K9 Veteran's Day

Friday, March 13, 2020 11:04 AM | Linda Weingard (Administrator)

Shortly after the attack on Pearl Harbor, the American Kennel Association and an organization called Dogs for Defense, called for dog owners across the country to donate quality canines to the Army’s Quartermaster Corps. As the U.S. military went on the offensive in World War II, a new focus was to supply dogs for combat assistance through the K-9 Corps.

On March 13, 1942, Secretary of War Robert P. Patterson signed a letter that authorized the Quartermaster General to officially induct dogs into the war effort. They arrived by the thousands in all shapes and sizes. Initially there were 30 breeds accepted that were later narrowed down to just five: German Shepherds, Belgian Sheep Dogs, Doberman Pinschers, Farm Collies and Giant Schnauzers.

The first War Dog Reception and Training Center was established at Front Royal, Virginia, in August 1942. An initial estimate was that about 200 dogs would be needed, but that estimate changed quickly as requirements increased. Reception and training were transferred to the Quartermaster Remount Branch, while Dogs for Defense continued successfully to solicit donations of dogs from all of the 48 states. Numerous qualified civilian trainers came forward to volunteer their time and expertise, without pay. The program proved to be highly successful.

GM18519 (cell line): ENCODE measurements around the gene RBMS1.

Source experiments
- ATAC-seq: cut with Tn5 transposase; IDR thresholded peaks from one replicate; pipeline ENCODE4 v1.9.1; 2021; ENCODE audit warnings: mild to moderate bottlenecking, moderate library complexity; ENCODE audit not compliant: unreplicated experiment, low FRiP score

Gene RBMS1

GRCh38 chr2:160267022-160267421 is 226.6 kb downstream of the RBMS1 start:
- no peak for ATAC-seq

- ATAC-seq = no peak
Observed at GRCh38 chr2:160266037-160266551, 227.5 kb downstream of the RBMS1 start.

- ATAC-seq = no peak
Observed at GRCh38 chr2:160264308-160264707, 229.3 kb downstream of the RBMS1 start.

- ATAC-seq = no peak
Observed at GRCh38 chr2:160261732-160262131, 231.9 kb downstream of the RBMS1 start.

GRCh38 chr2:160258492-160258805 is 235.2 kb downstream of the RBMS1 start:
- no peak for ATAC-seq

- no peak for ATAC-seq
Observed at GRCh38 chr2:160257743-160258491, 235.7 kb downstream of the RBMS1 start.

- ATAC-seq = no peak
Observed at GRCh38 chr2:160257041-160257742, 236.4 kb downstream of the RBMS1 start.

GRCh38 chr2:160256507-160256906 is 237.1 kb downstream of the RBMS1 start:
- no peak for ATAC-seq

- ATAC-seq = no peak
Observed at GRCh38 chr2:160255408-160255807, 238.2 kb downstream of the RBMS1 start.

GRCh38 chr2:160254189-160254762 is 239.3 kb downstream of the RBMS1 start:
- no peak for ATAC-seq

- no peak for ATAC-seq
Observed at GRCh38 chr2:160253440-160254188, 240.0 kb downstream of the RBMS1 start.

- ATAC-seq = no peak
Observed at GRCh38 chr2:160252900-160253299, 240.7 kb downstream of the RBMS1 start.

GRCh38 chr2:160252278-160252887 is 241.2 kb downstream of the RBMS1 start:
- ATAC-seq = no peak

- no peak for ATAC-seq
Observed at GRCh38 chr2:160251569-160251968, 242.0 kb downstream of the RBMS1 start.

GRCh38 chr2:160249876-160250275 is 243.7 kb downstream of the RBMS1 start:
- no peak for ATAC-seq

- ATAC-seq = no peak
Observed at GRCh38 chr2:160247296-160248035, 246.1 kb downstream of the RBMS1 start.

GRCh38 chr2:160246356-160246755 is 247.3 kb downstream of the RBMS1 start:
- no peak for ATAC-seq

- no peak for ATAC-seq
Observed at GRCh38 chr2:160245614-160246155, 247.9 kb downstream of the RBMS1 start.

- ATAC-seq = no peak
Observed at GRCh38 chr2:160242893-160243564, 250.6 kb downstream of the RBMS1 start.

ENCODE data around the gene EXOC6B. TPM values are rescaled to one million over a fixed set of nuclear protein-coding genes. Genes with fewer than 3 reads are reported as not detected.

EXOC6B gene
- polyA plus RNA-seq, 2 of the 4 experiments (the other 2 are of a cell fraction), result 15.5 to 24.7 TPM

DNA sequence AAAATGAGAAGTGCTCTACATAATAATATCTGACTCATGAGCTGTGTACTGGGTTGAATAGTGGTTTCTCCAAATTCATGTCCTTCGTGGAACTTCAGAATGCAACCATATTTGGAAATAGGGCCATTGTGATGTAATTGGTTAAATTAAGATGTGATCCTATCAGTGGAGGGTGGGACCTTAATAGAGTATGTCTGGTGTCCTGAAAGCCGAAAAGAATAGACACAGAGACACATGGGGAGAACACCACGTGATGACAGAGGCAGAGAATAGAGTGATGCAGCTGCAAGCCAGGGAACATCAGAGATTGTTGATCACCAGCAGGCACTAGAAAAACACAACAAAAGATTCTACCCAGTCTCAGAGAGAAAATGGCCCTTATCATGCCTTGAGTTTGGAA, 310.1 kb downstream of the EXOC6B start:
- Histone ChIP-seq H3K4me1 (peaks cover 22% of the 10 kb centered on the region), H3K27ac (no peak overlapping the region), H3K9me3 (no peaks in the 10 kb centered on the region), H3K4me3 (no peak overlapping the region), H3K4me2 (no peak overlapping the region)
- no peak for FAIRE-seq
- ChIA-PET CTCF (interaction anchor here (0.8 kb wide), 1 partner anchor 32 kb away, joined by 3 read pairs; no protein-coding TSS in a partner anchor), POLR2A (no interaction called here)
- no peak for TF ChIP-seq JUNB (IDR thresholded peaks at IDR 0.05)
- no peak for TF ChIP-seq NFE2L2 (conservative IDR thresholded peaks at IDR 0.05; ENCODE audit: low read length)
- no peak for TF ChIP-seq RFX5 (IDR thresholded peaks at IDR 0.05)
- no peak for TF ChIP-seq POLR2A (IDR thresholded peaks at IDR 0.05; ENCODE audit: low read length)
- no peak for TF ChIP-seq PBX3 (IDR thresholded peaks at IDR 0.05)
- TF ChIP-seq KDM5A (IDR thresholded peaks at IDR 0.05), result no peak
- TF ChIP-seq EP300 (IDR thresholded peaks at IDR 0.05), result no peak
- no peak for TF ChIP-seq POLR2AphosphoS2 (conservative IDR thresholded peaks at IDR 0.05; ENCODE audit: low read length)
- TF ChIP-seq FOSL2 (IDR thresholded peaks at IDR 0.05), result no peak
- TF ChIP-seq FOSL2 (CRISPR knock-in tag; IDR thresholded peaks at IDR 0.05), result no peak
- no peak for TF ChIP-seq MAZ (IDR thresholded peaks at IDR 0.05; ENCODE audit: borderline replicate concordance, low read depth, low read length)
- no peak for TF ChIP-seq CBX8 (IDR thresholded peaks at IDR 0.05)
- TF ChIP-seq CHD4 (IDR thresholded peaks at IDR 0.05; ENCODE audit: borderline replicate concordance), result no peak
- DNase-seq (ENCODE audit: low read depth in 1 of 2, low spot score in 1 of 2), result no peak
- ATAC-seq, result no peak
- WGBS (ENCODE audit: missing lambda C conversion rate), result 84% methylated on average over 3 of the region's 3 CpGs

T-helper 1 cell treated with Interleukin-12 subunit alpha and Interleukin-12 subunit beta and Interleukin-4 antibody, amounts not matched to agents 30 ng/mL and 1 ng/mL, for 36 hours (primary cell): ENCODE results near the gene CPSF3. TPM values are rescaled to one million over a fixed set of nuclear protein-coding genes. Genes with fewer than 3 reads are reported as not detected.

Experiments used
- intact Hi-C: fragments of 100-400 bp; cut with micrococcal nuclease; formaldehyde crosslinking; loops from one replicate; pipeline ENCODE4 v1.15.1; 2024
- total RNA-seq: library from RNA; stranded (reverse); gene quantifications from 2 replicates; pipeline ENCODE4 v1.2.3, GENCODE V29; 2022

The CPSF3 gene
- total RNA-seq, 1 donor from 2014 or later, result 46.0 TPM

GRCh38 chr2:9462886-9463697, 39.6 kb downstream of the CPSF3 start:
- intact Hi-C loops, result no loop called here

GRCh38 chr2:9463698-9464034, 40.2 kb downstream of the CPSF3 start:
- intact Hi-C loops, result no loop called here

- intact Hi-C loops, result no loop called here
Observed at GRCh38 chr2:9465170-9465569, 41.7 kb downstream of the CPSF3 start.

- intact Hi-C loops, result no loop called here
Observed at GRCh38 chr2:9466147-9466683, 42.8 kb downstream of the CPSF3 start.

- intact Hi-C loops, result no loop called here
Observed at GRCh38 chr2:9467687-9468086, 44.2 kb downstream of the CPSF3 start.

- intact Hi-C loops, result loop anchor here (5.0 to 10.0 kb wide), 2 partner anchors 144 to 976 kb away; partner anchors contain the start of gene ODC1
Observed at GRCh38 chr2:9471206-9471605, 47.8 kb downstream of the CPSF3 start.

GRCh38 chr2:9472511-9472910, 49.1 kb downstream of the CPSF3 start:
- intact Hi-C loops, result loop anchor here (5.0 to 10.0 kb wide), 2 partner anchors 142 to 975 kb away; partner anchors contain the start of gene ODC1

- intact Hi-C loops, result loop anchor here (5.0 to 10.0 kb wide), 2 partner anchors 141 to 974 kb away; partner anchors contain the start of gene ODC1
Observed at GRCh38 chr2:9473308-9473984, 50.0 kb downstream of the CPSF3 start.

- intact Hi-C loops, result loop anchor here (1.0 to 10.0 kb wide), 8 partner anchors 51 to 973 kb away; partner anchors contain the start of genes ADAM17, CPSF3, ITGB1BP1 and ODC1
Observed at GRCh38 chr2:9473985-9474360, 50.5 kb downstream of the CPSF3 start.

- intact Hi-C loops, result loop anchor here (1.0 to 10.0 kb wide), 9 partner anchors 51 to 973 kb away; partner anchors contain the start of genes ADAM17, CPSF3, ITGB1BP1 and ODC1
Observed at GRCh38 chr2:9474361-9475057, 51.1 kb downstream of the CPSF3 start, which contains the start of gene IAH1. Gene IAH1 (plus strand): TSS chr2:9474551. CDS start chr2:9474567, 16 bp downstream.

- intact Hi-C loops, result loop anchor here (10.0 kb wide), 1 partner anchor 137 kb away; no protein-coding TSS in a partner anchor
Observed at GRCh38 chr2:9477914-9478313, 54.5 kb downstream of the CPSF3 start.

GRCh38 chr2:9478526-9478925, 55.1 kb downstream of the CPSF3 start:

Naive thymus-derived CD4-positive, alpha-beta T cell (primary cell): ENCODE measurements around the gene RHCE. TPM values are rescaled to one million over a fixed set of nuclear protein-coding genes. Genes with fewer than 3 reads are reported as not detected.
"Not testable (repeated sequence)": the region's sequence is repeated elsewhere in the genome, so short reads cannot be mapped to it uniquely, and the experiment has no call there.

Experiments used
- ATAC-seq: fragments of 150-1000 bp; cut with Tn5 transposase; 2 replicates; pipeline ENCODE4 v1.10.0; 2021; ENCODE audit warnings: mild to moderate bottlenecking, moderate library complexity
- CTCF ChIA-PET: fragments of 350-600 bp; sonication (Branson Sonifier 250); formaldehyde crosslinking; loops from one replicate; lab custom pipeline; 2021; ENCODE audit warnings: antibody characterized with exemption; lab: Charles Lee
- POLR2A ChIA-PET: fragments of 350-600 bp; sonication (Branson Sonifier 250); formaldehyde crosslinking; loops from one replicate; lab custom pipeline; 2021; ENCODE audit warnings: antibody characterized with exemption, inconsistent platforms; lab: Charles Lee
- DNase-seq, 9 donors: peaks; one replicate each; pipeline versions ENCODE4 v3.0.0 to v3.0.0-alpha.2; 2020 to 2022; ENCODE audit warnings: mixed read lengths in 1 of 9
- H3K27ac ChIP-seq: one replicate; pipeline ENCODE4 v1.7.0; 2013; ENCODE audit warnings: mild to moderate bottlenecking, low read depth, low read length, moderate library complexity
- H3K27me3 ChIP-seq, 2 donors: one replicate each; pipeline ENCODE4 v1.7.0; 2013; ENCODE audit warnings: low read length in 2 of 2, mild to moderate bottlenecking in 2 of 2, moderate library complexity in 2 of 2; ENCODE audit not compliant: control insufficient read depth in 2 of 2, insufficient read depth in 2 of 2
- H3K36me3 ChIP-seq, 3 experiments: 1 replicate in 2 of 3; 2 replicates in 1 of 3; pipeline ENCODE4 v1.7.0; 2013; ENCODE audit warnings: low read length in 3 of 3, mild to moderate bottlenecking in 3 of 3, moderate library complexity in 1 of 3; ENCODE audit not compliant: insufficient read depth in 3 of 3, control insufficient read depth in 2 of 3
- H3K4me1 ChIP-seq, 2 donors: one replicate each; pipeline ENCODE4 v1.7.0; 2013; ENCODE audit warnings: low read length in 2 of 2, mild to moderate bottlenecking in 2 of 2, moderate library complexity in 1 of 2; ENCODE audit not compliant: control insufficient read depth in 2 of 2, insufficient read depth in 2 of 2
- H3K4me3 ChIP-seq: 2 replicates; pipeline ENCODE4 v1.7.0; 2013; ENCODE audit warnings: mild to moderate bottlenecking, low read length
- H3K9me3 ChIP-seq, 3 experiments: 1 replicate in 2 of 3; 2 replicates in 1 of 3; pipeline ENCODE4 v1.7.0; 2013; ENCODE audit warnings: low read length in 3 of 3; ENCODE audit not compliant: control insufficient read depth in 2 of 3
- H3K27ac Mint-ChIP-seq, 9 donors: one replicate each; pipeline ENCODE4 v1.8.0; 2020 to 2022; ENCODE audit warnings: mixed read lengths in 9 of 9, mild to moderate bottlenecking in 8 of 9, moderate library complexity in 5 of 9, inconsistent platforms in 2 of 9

In the fall of 1942, a K-9 Quartermaster Corps training center was established at Fort Robinson, Nebraska. Thousands of dogs were trained for war duty and were used to guard facilities, carry messages, sniff out mines, and pull sleds. The Quartermaster Corps trained the dog handlers, most of whom were quartermaster soldiers. A technical manual was designed in July 1943: TM 10-396, War Dogs, contained the doctrine for training and deployment.

Total training time was normally eight to 12 weeks. Basic training included such fundamental commands as "sit," "stay," "come," and others. The dogs also were introduced to muzzles, gas masks, gunfire and riding in vehicles. If the dogs passed the basic training routines, they were transferred to one of four specialized training programs where they underwent rigorous military training.

The four classes consisted of sentry dogs, scout or patrol dogs, messenger dogs and mine dogs.

Mission Statement

 Angel on a LeashTM, Inc. (AOAL), is a 501(c)(3) nonprofit organization that provides volunteer therapy dog handler teams (Champions) to visit with anyone that would benefit from the human-canine bond in enhancing human health and quality of life. All handler-dog teams (Champions) are tested, certified, and registered by AOAL.  Additionally, during scheduled visits, our Champion teams are insured by AOAL.  


Angel on a LeashTM

a 501(c)(3) non-profit organization     

13 Summit Square   #136   

Langhorne, PA 19047 



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